The school I work in (St. Peter’s R. C. Primary, Earl Shilton), was built over one hundred years ago.
It is a school that has character and history, but it is fair to say that schools and what is required of them, have changed a lot since the time it was built, and character and history don’t always mean that things work well in terms of how we use space now.
Back then children would probably have written with chalk on slate and learned most things by rote in long, serried lines (I will not comment on how education policy seems to be leaning further back towards that as each day goes by – no. Not at all). Books would probably have been things that the teachers read to the children, not that the children got to handle and read for themselves.
There was no requirement for a school library in the way we think of it today.
As the life of our school has progressed over the decades, the need for a library has become more pressing, but it has been shoe horned into the current building in various spaces and places over the years, because the number of children attending the school has grown over the years and the need to physically house them has always (rightly) taken priority over where to put a load of books.
Currently we have two main library areas. I won’t call them libraries, because they’re not.
The first space is an open plan area just as you come into the school. It is right by the entrance to the dinner hall, the school office, the headmistress’s office, the naughty bench (doooom) and the toilets. There is also a large television screen on the wall opposite the chairs in the library space, which runs a montage of photographs of the children’s daily lives around the school on a continuous loop.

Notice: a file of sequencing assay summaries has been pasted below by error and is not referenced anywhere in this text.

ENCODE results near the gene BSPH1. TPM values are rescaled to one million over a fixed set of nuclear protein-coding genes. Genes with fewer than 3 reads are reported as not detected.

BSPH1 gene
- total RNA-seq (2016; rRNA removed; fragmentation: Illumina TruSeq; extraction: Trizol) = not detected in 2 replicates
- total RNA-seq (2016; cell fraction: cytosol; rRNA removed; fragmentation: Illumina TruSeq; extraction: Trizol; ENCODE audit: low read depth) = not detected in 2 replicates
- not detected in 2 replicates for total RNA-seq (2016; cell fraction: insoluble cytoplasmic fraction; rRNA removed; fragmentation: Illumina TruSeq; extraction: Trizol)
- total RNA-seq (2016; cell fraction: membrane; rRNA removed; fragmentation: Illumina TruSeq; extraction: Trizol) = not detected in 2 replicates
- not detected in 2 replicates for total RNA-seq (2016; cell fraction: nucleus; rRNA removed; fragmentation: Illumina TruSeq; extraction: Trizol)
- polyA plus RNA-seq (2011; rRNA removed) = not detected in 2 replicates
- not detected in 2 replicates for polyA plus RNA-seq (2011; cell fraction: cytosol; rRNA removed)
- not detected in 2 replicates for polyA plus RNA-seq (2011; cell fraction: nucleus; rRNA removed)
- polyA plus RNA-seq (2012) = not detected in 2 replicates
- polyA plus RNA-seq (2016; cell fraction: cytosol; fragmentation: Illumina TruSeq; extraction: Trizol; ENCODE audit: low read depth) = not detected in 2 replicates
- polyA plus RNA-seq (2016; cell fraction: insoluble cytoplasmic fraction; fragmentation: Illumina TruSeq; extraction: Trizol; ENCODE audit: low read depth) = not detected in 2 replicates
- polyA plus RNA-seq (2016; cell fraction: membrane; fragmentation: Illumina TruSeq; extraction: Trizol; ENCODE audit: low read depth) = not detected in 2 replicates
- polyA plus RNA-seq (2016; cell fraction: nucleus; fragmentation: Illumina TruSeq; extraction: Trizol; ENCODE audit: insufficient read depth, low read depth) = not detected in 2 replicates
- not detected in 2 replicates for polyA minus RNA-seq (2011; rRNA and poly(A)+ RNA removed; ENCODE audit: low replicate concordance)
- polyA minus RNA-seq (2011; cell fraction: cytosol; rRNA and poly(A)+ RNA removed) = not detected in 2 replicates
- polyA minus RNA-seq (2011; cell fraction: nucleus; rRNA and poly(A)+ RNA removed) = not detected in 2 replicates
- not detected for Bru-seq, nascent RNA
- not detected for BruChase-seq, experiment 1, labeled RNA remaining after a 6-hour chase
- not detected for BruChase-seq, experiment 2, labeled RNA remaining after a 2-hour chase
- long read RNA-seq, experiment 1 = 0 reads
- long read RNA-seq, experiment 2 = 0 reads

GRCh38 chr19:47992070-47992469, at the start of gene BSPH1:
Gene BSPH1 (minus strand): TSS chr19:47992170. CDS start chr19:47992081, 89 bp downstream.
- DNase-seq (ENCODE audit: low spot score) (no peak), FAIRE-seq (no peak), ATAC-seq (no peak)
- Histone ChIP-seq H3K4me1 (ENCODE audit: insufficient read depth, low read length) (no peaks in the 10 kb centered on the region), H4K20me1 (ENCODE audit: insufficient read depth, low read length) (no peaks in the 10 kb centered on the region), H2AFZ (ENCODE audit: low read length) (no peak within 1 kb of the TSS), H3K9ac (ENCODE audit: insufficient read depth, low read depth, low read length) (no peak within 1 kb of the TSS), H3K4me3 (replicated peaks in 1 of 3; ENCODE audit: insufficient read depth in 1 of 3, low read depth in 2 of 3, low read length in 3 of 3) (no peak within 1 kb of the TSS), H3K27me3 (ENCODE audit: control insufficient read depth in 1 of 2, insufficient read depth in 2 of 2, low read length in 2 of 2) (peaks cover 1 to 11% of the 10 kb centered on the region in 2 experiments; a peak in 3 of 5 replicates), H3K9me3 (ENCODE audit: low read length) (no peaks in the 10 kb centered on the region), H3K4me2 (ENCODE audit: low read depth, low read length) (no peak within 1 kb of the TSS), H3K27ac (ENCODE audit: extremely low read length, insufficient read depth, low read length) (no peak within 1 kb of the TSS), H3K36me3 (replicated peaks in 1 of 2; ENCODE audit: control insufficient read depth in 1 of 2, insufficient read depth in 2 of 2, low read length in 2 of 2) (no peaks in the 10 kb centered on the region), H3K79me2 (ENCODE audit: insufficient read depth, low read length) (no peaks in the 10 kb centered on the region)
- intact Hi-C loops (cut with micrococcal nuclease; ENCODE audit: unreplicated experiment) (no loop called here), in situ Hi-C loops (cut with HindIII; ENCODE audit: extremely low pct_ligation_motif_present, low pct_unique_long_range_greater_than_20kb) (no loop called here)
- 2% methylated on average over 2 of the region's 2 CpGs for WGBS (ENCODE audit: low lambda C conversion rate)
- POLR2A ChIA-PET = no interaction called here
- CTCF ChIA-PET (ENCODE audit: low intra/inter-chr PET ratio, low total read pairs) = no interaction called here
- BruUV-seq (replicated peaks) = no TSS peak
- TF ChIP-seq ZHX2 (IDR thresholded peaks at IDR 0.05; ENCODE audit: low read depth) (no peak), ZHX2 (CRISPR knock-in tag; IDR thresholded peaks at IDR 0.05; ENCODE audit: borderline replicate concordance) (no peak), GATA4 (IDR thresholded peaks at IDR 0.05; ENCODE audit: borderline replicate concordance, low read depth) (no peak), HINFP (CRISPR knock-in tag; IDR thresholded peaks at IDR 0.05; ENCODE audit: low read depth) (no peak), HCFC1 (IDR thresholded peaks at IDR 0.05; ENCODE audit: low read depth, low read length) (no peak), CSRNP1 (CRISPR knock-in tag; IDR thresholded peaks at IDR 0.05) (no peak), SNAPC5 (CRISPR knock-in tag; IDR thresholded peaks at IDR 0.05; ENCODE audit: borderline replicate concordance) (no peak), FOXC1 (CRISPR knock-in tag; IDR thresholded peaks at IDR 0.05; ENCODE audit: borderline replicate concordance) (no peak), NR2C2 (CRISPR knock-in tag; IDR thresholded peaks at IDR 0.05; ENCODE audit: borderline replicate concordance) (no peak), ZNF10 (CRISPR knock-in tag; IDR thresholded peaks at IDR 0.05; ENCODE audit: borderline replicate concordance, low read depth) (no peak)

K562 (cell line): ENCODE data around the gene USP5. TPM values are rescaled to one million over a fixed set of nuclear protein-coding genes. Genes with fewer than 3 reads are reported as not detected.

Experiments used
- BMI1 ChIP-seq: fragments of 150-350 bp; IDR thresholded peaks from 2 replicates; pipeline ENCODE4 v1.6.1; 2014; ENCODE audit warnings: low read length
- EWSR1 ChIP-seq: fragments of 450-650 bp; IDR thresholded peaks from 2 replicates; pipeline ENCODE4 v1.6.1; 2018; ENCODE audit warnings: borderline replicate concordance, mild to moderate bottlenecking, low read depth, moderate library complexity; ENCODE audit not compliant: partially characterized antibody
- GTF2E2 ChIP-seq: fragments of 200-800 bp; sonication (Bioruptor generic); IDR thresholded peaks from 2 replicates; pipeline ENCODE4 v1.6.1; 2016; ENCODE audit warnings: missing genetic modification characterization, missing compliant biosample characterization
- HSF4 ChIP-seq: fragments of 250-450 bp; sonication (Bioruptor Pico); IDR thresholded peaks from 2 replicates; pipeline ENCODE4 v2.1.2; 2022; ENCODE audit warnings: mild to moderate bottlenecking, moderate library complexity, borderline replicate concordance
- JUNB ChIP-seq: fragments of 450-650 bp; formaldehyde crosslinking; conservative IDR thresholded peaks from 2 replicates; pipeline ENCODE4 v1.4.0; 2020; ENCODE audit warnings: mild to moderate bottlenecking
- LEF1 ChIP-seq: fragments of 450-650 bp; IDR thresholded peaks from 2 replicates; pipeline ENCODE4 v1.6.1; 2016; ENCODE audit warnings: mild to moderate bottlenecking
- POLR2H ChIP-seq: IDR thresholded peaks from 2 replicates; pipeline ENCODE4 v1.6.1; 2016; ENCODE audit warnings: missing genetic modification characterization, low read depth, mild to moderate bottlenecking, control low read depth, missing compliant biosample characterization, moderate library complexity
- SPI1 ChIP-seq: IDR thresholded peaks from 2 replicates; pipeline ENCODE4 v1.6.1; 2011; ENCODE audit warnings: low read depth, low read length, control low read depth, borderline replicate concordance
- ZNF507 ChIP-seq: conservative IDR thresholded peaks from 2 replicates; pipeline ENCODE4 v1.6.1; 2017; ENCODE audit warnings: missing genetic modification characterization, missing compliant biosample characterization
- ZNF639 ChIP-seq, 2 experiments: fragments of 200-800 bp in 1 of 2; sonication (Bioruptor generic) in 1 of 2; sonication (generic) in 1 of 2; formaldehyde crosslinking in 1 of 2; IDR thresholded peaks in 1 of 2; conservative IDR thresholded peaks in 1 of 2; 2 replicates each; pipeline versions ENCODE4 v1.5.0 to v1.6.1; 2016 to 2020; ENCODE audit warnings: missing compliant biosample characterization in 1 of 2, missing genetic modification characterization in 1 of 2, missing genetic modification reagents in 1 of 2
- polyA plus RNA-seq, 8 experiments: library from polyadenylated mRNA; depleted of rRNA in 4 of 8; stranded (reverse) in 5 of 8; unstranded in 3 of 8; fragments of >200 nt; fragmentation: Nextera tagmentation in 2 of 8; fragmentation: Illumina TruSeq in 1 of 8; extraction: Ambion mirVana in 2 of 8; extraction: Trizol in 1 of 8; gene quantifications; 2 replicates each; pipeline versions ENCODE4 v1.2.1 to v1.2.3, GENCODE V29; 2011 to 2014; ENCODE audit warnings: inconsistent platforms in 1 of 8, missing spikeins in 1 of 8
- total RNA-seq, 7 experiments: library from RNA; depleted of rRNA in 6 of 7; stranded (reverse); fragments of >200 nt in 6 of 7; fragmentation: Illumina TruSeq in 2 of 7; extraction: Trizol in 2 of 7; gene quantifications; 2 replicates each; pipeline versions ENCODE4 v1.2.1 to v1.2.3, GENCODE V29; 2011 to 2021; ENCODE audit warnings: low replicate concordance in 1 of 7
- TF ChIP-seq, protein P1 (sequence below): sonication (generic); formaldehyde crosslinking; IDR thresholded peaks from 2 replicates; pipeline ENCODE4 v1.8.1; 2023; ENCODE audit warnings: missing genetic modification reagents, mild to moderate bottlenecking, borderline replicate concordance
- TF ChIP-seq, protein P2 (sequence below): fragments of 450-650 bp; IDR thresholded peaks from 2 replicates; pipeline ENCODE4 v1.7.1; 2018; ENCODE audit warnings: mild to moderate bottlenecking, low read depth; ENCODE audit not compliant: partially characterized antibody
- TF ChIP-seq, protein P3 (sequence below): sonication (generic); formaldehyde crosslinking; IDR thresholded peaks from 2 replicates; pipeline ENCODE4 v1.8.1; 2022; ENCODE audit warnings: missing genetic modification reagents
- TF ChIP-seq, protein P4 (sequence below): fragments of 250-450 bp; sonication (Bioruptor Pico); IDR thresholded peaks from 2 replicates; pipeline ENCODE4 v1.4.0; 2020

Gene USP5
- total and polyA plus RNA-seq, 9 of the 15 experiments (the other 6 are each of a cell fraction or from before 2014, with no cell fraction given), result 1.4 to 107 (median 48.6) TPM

It is, as you can imagine, not a place of great tranquility. It is a place of constant, distracting activity, where it is nigh on impossible to get a child to concentrate on reading, especially when all hell is breaking loose on the naughty bench.
This space is also used as an overflow classroom when every other space is full, but small teaching groups are necessary. On top of that, it is used as a space to sit prospective parents, to corral children who cannot yet go to mad science club or after school club or to a sporting activity because their rooms aren’t ready yet, and generally as a holding pen for anyone and everyone who comes through the school.
It is not ideal as a library.
The second space is actually a section of corridor that has been divided up using one door across the width of the corridor and two doors into Key Stage Two classrooms. The shelves here have been built from MDF by our very handy care taker, and run floor to ceiling.
The space is not large, and to fit in groups and series of books we are reduced to using baskets which we wedge under the shelves on the floor. The children actually cannot reach any of the books on the higher shelves, but we put them there because there isn’t anywhere else to store them.
There are two chairs in here. One for the adult hearing the child read, one for a child reader. If you push them out of the way of passers by, you actually crack the back of your head on shelving. If you have them in a more comfortable position, people have to walk round you.
As it is a corridor with access to two classrooms off it, it sees a considerable amount of traffic throughout the day.
It is not quiet, or peaceful, or relaxing to read there. If anything it is less ideal than the first space.